Okay, now back to last week’s visit to the dynamic Shaw Festival, in Niagara-on-the-Lake, Ontario. Next up on our docket was the Lynn Ahrens/ Stephen Flaherty musical, Ragtime, with book by Terence McNally. What a combination of creative talent! I had seen the original Broadway production ten years ago, with Brian Stokes, Marin Mazzie, and the incomparable but then little-known Audra McDonald (see my April 11, 2012, post on The Gershwins’ Porgy and Bess). Despite their capable presence, I was at first not wild about it, and wrote of its overblown scope and lack of focus. However, it has grown on me. I’ve listened to the music many times since then, and seen a very creditable production at Heritage Theatre in Charlottesville a few years ago. So I was looking forward to taking Joan to see this new production, since she had missed the originals.
Neither of us was disappointed. In 1997, this was a clear break with the kind of silly musicals about nothing that seemed to proliferate at the time. Here was a musical with a head. Based on E. L. Doctorow’s 1975 novel, the musical embraces a much wider scope than had the 1981 movie of the same book. It’s the story of three families in three different intersecting worlds in turn-of-the-century America: A rather well-to-do white family in New Rochelle, a Russian Jewish immigrant and his daughter, and most critical of all, the “negro” Coalhouse Walker and his wife and son. It was a time when anarchy threatened, when racism ran rampant, when immigrants were struggling to find their way in a new land, and when repressed women of the white middle class were beginning to come into their own, leading up to the 1920 19th amendment that would finally grant them the right to vote. Somehow, it’s all here, in a script that is almost entirely sung, and which includes plenty of invigorating ragtime music as well two of the best anthems to be sung from the stage since “Climb Every Mountain” or “When You Walk Through a Storm.” It’s not easy to sit through “The Wheels of a Dream,” or “Make Them Hear You,” without struggling to hold back tears and deal with those tightening stomach and throat muscles that threaten to choke off the next breath. These are beautiful songs indeed, and after all, this is what we go to the theatre to experience.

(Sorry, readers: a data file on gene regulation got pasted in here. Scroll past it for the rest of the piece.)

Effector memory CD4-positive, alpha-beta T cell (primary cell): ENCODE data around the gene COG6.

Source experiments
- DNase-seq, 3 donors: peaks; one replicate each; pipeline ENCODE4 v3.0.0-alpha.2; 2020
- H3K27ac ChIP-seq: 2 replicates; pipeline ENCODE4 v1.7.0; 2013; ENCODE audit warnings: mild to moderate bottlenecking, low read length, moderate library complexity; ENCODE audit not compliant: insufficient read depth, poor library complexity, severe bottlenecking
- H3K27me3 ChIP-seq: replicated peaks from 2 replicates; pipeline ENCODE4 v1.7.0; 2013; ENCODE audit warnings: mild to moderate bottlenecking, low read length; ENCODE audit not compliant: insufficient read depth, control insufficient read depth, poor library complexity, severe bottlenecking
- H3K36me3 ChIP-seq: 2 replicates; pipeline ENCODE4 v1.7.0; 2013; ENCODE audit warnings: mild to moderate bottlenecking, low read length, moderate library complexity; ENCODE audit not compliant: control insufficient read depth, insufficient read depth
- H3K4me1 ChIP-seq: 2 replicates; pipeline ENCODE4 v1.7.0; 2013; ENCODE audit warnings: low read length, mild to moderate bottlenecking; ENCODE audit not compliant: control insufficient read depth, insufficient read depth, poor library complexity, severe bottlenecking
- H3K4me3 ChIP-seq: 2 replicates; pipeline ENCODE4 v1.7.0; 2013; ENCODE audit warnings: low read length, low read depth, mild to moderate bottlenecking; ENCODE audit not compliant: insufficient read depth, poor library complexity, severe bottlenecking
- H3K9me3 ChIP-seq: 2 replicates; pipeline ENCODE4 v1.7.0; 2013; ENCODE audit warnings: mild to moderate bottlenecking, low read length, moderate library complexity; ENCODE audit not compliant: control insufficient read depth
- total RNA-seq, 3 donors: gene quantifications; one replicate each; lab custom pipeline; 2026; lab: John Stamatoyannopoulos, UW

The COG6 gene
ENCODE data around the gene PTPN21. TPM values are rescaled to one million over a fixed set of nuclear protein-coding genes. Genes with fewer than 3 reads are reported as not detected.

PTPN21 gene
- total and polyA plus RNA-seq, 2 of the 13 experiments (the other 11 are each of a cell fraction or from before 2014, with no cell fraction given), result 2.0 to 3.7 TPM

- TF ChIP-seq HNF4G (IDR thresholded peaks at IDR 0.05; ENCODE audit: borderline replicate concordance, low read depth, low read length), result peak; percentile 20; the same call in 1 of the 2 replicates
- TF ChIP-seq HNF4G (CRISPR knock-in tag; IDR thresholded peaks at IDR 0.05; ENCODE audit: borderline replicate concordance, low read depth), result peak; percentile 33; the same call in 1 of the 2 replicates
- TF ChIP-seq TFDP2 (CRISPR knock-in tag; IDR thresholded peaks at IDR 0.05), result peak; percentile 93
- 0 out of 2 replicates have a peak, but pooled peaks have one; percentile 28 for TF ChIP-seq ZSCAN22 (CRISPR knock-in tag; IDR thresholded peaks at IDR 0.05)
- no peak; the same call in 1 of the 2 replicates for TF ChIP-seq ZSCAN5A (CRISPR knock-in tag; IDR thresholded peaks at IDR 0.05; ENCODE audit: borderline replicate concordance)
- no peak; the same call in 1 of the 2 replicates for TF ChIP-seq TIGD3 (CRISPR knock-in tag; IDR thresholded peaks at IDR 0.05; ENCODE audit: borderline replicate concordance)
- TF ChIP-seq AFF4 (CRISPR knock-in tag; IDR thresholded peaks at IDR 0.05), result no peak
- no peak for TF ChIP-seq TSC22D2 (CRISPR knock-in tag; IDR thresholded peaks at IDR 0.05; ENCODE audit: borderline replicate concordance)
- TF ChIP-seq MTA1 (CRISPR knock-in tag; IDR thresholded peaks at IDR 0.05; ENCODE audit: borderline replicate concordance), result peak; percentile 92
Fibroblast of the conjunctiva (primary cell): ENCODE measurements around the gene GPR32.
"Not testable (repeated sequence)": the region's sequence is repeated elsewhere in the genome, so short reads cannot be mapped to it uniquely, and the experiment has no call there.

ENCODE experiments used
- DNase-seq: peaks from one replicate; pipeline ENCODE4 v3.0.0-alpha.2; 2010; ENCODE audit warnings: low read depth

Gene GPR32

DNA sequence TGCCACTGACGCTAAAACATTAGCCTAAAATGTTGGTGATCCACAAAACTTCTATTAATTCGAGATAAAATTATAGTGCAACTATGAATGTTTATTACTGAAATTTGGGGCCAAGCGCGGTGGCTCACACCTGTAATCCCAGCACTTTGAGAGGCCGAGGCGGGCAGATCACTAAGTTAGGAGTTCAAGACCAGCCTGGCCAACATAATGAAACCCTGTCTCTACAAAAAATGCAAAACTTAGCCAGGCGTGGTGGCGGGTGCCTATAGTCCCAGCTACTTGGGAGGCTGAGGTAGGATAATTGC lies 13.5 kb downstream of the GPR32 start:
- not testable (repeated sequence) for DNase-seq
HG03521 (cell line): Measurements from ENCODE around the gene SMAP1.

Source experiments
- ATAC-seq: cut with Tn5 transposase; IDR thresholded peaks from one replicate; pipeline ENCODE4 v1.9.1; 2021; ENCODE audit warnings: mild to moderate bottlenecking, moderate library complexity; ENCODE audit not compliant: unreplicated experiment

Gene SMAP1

Once again, the quality of Shaw Festival production was evident all around. Their Festival Theatre may be somewhat smaller and less showy than Stratford’s, but the talent all around is very bit as good. And the voices every bit as impressive as in the original production. It was hard to believe that young Thom Allison as Coalhouse Walker was pushing out that magnificent sound with so little apparent effort. He had looked more out of breath earlier when he passed us running to the theatre, late for his call.
If I had to quarrel with anything about this production, it would be about the current trend in modern musical theatre to prioritize voice over context. For me, lyrics should exist in musical theatre as a higher expression of thoughts for which mere words are not sufficient. They are out of place as an opportunity to perform, or to show off a magnificent operatic voice. Yet there were times in this production when all action stopped, all context was abandoned, and the singer stood center stage to perform a song directly to the audience. The result is that it took the audience entirely out of the story and whatever tension had been built up to that point, and left us struggling to get back into the virtual world of the play once the aria has been completed. Patty Jamieson has a magnificent voice, and can really belt out some beautiful melodies, like “Our Children.” But the music took her far away from her character of Mother.
Picky, picky! All in all, this was a terrific show, full of laughs, and leaving its audience with much to think about despite the melodramatic wrap-ups.